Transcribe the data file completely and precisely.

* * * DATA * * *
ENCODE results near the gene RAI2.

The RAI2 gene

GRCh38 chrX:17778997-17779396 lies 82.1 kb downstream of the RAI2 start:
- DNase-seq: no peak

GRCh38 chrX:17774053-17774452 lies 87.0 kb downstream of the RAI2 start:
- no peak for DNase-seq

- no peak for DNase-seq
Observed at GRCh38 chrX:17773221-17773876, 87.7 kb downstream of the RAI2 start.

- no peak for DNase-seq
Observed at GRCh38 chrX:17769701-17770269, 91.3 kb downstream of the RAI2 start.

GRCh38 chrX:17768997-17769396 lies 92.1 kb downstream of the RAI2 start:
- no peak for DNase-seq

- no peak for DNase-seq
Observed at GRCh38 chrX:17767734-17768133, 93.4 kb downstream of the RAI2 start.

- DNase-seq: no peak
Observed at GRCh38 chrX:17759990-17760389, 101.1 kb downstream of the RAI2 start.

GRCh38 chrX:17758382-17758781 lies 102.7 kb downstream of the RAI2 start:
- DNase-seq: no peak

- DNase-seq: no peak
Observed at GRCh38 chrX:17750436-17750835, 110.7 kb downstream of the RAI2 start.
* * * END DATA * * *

ENCODE results near the gene RAI2.

The RAI2 gene

GRCh38 chrX:17778997-17779396 lies 82.1 kb downstream of the RAI2 start:
- DNase-seq: no peak

GRCh38 chrX:17774053-17774452 lies 87.0 kb downstream of the RAI2 start:
- no peak for DNase-seq

- no peak for DNase-seq
Observed at GRCh38 chrX:17773221-17773876, 87.7 kb downstream of the RAI2 start.

- no peak for DNase-seq
Observed at GRCh38 chrX:17769701-17770269, 91.3 kb downstream of the RAI2 start.

GRCh38 chrX:17768997-17769396 lies 92.1 kb downstream of the RAI2 start:
- no peak for DNase-seq

- no peak for DNase-seq
Observed at GRCh38 chrX:17767734-17768133, 93.4 kb downstream of the RAI2 start.

- DNase-seq: no peak
Observed at GRCh38 chrX:17759990-17760389, 101.1 kb downstream of the RAI2 start.

GRCh38 chrX:17758382-17758781 lies 102.7 kb downstream of the RAI2 start:
- DNase-seq: no peak

- DNase-seq: no peak
Observed at GRCh38 chrX:17750436-17750835, 110.7 kb downstream of the RAI2 start.